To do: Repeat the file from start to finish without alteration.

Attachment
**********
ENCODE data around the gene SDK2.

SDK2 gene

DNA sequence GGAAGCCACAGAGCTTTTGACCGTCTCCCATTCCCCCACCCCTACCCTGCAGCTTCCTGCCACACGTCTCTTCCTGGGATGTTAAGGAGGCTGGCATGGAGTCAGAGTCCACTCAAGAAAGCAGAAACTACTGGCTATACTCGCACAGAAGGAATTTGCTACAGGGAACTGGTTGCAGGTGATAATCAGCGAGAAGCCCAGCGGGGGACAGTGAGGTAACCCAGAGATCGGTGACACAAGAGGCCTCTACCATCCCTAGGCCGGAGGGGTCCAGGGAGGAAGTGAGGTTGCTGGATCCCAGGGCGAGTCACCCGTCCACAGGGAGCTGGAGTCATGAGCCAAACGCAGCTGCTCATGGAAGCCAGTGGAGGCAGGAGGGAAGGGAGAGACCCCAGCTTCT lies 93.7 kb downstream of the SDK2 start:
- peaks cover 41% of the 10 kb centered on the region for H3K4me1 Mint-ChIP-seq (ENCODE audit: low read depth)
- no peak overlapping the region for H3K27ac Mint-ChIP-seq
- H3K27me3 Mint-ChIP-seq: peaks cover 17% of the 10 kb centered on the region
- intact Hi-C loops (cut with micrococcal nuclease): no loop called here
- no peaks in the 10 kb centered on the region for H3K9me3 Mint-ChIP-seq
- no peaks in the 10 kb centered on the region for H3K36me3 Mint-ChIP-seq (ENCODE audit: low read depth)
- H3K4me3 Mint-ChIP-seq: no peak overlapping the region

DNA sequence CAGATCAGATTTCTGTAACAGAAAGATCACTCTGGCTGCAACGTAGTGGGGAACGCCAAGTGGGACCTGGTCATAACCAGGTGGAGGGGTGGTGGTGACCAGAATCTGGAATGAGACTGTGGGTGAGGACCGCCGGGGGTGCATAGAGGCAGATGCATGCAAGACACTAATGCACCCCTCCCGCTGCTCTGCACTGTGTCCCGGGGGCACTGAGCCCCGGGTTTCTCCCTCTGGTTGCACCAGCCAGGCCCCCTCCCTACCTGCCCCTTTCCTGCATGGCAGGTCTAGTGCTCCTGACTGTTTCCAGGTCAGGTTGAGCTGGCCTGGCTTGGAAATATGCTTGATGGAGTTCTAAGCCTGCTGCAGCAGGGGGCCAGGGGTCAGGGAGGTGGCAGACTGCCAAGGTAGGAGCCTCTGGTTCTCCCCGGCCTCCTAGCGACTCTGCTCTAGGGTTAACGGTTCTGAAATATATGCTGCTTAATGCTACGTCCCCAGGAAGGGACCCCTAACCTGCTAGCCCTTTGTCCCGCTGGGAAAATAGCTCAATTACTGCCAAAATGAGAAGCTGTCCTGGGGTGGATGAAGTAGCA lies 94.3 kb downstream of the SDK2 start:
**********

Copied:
ENCODE data around the gene SDK2.

SDK2 gene

DNA sequence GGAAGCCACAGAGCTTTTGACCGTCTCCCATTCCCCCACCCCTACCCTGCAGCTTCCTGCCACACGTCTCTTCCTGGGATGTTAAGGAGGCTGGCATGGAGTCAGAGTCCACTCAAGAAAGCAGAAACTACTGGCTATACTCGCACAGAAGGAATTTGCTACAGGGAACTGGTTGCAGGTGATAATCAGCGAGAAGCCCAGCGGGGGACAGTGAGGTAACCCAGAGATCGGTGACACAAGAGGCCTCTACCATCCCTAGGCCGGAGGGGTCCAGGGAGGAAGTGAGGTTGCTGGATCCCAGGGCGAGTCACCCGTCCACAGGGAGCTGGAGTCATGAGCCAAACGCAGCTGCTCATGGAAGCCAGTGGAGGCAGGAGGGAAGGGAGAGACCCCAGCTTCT lies 93.7 kb downstream of the SDK2 start:
- peaks cover 41% of the 10 kb centered on the region for H3K4me1 Mint-ChIP-seq (ENCODE audit: low read depth)
- no peak overlapping the region for H3K27ac Mint-ChIP-seq
- H3K27me3 Mint-ChIP-seq: peaks cover 17% of the 10 kb centered on the region
- intact Hi-C loops (cut with micrococcal nuclease): no loop called here
- no peaks in the 10 kb centered on the region for H3K9me3 Mint-ChIP-seq
- no peaks in the 10 kb centered on the region for H3K36me3 Mint-ChIP-seq (ENCODE audit: low read depth)
- H3K4me3 Mint-ChIP-seq: no peak overlapping the region

DNA sequence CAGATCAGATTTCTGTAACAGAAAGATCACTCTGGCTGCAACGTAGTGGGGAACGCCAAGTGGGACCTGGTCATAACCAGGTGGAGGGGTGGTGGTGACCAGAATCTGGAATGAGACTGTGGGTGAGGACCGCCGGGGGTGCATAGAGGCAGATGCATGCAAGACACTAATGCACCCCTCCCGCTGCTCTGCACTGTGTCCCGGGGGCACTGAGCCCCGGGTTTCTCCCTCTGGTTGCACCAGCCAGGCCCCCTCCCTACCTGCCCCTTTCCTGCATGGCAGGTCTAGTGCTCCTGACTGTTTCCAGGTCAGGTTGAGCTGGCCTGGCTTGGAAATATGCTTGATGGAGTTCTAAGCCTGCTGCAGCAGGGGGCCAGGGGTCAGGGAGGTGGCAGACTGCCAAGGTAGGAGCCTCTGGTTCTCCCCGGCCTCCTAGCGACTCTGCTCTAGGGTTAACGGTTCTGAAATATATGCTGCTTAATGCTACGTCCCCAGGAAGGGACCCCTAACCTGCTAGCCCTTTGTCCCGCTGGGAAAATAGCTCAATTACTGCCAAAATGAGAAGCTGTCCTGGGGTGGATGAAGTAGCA lies 94.3 kb downstream of the SDK2 start: